Liberal Democrat leader Nick Clegg sought to kill talk of a post-election deal with the Tories on the final day of his spring conference in Birmingham amid signs it would provoke an angry backlash from his party.
As expectations of a hung parliament grew, the Lib Dems’ final conference before the general election expected on May 6 was dominated by speculation about a coalition government.
Delegates in Birmingham have made clear, however, their strong animosity towards the Conservative Party.
Lib Dem MPs warned privately that a majority of the parliamentary party would not support Mr Clegg if he entered a formal coalition with the Tories.
Aides to the leader indicated he would not attempt to do anything that did not carry the party.
In his keynote speech at the close of the three-day gathering this afternoon, Mr Clegg rowed back from any impression that he was courting either the Tories or Labour.
“I am not the kingmaker,” he insisted. “The 45 million voters of Britain are the kingmakers.
“They give politicians their marching orders, not the other way round.”
Insisting that the Lib Dems were not a “wasted” vote, he suggested that the party was in fact a small step from emerging as the dominant force in the House of Commons.
“Almost one in four voters chose the Liberal Democrats at the last election. If that increased to one in three, we could lead the next government,” he insisted.
“This election is a time for voters to choose, not a time for politicians to play footsie with each other.
“The party which gets the strongest mandate from the voters will have the moral authority to be the first to seek to govern.”
He pointed to the fact that 32% of people did not vote for Labour or the Tories at the last general election as evidence that the two-party system was giving way.
However, two new polls show that Mr Clegg is well short of winning a third of the popular vote.
According to ICM they were on 21%, and according to YouGov just 17%.
The polls also indicated that the Tories’ lead over Labour - at, respectively, four points and seven points - was not enough to guarantee Mr Cameron a clear Commons majority.
But MPs from the “progressive” wing of the Lib Dems claim privately that there would be very little support for a formal coalition with the Tories.
Any deal at all - for example an informal arrangement on an issue by issue basis - would have to ensure that the Lib Dems’ independence was not put at risk.
Leading Lib Dem supporter Claire Rayner urged Mr Clegg against cosying up to the Tories.
Mrs Rayner, a member of the party’s powerful federal policy committee, told the Mail on Sunday she felt “queasy” about the leader’s apparent praise for Baroness Thatcher in recent interviews.
And she added: “If you start hinting now that you’re ready to sign up to a cosy deal with the Tories, you might as well shut up shop and be another Conservative Party and be done with it.”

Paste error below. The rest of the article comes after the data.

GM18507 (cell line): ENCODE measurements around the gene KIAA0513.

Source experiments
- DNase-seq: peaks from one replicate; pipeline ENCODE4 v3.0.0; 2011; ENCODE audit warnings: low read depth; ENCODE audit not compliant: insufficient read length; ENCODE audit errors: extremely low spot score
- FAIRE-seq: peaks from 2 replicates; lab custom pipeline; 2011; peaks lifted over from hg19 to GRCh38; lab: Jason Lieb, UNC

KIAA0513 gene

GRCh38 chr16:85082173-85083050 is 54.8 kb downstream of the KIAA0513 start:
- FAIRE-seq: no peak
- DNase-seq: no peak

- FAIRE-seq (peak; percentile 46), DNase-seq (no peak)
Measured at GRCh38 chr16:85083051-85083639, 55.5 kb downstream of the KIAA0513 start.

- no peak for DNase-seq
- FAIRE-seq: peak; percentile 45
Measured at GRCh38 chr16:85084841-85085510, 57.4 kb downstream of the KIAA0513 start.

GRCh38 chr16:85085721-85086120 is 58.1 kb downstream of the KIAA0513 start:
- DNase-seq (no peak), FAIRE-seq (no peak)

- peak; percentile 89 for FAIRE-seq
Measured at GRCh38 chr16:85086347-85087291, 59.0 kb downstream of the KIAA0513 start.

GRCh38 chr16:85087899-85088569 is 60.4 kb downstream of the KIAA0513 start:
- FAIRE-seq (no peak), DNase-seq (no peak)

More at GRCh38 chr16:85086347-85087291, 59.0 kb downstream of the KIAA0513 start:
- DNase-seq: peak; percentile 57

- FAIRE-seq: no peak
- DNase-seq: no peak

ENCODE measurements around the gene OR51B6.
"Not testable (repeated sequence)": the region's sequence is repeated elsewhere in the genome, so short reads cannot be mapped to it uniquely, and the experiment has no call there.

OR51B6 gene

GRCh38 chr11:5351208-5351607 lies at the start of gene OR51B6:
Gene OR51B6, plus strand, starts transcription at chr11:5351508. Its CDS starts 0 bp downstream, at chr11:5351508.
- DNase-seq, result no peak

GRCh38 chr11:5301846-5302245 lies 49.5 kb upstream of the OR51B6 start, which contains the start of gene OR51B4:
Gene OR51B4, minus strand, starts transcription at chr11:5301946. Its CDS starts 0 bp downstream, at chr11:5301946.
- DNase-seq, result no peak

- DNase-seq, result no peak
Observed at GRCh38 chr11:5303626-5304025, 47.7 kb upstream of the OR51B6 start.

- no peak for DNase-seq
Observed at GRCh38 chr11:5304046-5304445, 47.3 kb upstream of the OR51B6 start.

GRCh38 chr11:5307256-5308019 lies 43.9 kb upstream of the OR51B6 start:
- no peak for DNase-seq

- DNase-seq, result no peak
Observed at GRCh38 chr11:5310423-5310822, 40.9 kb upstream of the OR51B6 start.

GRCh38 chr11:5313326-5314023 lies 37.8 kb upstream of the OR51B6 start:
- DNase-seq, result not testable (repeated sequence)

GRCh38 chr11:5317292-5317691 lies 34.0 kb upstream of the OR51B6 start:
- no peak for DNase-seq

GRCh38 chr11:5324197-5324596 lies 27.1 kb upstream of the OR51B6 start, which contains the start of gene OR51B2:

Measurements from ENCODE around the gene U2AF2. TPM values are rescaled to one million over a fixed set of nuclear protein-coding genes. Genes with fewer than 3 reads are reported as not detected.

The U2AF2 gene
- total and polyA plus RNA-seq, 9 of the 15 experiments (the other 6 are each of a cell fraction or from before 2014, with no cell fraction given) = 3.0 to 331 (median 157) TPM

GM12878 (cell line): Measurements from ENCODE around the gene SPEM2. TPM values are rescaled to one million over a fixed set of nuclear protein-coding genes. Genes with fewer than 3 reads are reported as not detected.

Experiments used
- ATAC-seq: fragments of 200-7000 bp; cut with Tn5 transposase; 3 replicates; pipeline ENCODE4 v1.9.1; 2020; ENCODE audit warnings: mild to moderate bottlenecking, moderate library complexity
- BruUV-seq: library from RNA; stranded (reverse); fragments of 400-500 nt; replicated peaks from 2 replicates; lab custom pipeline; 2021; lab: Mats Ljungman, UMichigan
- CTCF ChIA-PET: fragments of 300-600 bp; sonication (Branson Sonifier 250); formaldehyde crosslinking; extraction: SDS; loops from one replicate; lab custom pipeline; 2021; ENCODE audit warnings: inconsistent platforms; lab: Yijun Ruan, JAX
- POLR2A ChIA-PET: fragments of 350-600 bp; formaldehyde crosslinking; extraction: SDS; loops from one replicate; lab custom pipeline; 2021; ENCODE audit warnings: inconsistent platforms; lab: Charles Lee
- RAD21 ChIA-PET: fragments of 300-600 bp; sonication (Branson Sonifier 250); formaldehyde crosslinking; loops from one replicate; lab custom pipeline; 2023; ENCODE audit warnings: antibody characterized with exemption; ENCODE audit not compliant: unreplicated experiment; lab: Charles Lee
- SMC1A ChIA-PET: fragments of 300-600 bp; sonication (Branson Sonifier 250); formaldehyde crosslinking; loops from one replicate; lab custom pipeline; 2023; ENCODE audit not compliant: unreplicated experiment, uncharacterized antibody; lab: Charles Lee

Mr Clegg was also pulled up by a delegate on the conference floor on Saturday about what she felt was his warmness towards Thatcherism.
He insisted he had opposed “pretty well” everything Lady Thatcher had done as prime minister.
Amid questions yesterday (Sunday) about the prospect of internal Lib Dem wrangling about how they would move forward in the event of a hung parliament, his spokeswoman said no leader “worth their salt” would attempt to do something their party would not support.
Mr Clegg also stepped up his criticism of the Tories after making plain yesterday he would not support their plans for immediate cuts which would put the recovery at risk.
That opens the prospect of a minority Conservative administration being incapable of even getting through their first emergency budget, which they have promised to hold within 50 days of forming an administration.
In his speech, he accused the Tories of leading a “protection racket” as they try to frighten voters into electing a Conservative government.
Their warnings about the threat to the markets of a hung parliament demonstrated their desperation that victory at the general election was slipping from their grasp, he said.
Tory leader David Cameron, shadow chancellor George Osborne and shadow business secretary Ken Clarke have suggested there could be a sterling crisis if they do not win a clear mandate for swift action to cut the deficit.
Mr Clegg said: “David Cameron, George Osborne and Ken Clarke marched into the City of London the other day and declared that if voters didn’t give them the result they want, the markets would tear the house down.
“Cynical, desperate, the Tories think they’re entitled to victory - the moment they feel it slipping from their grasp, they start lashing out.
“It’s a political version of the protection racket - do what we want, or else.”
Mr Clegg struggled with his voice and sipped water throughout the speech, having been under the weather all weekend. He was drinking hot lemon and honey beforehand.
The conference is thought to have brought an estimated £11 million boost to the West Midlands.